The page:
What to Know About Parenting Classes

Medically Reviewed by Dan Brennan, MD on August 05, 2022
4 min read

There’s no one way to prepare to be a parent. Understanding developmental milestones and perfecting your discipline style is challenging in even the best cases. These concerns are essential if you’ve never been around babies or children. If you want to know more about how to prepare, consider enrolling in a local parenting class. Parent education classes give adults a set of reliable skills and research-based information about raising children. Learn more about how to find the right parenting class in the following guide.

While looking forward to loving your future child and getting to know their unique personality, you might benefit from parent education activities. Experts will, for example, train you how to soothe a newborn, discipline a toddler, or deal with issues kids commonly have in elementary school. Getting more information will only benefit you if you’re a new parent or need support handling your child’s behavior. 

If you’re in one or more of the following categories, consider taking a parenting class to aid you in safeguarding your child’s mental health.

  • First-time parents-to-be of a newborn.
  • Parents of an older child with behavioral needs or a new diagnosis you don't understand.
  • Parents who wish to learn new skills.
  • Grandparents, extended family, or people who regularly care for your child.
  • Foster parents who wish to forge a bond with their new foster children.

Parent education classes help people develop the skills necessary for disciplining kids, offering them support and helping them to grow as people. These classes also help prevent child abuse and poor treatment of children.

Educational sessions support the family and build community. The skills parents learn help them interact healthily with their children and the rest of the family. They also foster strong communication with others involved in their children’s lives, such as teachers, social workers, and mental health counselors.

Parenting classes also introduce parents to a community they may not otherwise encounter. A class allows you to share your worries and concerns with other parents-to-be. For example, if your child was just diagnosed with autism, you’ll meet others facing the same medical and educational journey. Or if your foster child experienced trauma in a previous home, you might be able to share tips and advice with other foster families.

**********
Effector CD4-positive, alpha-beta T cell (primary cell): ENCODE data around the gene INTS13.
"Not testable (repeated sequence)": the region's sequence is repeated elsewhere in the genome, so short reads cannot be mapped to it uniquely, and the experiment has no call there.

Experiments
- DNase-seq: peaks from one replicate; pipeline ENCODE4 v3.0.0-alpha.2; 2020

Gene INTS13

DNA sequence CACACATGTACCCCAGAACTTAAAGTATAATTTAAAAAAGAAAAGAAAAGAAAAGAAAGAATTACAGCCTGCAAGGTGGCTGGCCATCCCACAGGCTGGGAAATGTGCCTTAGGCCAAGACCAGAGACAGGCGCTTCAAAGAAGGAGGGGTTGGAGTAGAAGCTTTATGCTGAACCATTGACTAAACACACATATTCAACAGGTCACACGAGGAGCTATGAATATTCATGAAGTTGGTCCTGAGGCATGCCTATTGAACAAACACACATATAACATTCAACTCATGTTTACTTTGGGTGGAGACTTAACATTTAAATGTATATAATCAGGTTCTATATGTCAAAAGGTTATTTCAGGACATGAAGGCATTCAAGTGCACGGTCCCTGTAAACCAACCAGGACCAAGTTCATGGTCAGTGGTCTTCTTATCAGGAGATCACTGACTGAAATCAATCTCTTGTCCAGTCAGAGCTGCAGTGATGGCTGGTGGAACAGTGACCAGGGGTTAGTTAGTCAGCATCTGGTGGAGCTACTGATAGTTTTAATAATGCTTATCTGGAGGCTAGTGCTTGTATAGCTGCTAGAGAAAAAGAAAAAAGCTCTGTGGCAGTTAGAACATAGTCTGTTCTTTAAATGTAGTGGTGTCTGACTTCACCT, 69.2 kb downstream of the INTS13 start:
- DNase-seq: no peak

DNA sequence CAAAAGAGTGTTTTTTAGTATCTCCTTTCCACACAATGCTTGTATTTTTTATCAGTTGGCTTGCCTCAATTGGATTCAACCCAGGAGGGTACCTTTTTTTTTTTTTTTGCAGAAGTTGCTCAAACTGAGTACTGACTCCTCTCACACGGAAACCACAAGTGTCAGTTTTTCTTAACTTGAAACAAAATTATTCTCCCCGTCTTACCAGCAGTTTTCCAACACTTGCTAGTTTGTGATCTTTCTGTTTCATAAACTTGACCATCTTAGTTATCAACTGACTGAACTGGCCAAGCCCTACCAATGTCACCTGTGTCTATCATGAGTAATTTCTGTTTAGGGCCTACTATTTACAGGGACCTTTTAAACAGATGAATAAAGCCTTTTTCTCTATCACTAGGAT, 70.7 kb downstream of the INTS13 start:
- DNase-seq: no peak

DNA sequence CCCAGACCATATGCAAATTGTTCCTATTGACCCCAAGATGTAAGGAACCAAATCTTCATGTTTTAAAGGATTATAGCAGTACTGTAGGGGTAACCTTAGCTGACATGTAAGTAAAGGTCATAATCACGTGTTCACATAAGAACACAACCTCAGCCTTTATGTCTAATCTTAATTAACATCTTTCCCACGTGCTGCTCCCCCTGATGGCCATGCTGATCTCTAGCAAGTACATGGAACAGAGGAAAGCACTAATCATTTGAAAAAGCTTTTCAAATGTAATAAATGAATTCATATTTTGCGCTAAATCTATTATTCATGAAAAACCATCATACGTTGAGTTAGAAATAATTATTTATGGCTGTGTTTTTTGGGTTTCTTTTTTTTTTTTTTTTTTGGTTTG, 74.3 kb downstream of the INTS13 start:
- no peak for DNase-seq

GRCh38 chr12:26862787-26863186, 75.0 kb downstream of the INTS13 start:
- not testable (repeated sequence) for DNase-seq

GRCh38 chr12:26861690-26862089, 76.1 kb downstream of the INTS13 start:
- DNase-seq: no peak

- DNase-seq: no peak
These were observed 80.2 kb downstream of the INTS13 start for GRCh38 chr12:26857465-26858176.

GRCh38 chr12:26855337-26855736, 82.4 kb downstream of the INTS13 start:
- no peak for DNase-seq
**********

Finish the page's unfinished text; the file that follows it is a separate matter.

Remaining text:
Adults in the United States today typically live with their nuclear families. They don’t have the extended network of grandparents, aunts, uncles, and in-laws to rely upon for childcare advice. Parenting classes fill this knowledge gap by providing targeted advice for your child’s current needs.

What you learn in a parenting class depends upon the type of class you’re taking and the age and needs of your child. If you’re a first-time parent, you might wish to choose a general parenting class that covers the basics of what a newborn needs. Basics include feeding, sleep, and infant mental health. Suppose you’re dealing with a specific behavioral challenge or a unique life situation. In that case, it’s best to look for a parenting educator who intentionally serves your demographic. The following includes examples of what you'll learn in a parenting class:

  • How to soothe a newborn who cries at nighttime
  • How to decrease aggressive behavior in your elementary schooler.
  • How to empathize with your child more effectively.
  • How to practice positive parenting to prevent developmental issues in at-risk children.
  • How to bond with your adopted or foster children.
  • How to parent a child when your partner or spouse is in prison.
  • How to overcome your trauma to be a better parent.

Parenting classes aren’t one-size-fits-all. As you work to select the right parenting class for you, the following considerations may help guide you.

Consider the age and needs of your child. It may be too early to take a class about toddler tantrums if you haven’t given birth yet. Alternatively, you don’t want to register for a session that involves discipline if the instruction doesn’t account for your foster child’s traumatic past. Focus on finding a class for your child’s age and developmental stage while concentrating on learning how to meet their current needs.

Factor in relevant diagnoses. If your goal is to learn more about parenting a child with autism or another neurodivergent diagnosis, the skills learned in a regular class might help you expand your parental tool kit. For example, parents of children with autism can choose to learn behavioral therapy tactics, play therapy, and sensory skills. Such training will help parents navigate their child’s behavior and the expectations of their role in their child’s life.

Think about what you want to learn. Do you need to learn specific skills for when your child has challenging behavior? Maybe you’re feeling insecure about soothing your newborn and want to sign up for parenting classes for new parents. Perhaps you struggle to talk to your foster child about their past. Use the gaps in your knowledge to help in your search for the right parenting class.

No single class can teach you everything you need to know about your child. However, enough similarities exist between children at specific developmental stages that parental education activities and tips will benefit your family. Speak to your doctor or contact a local community center to learn more and find available classes near you.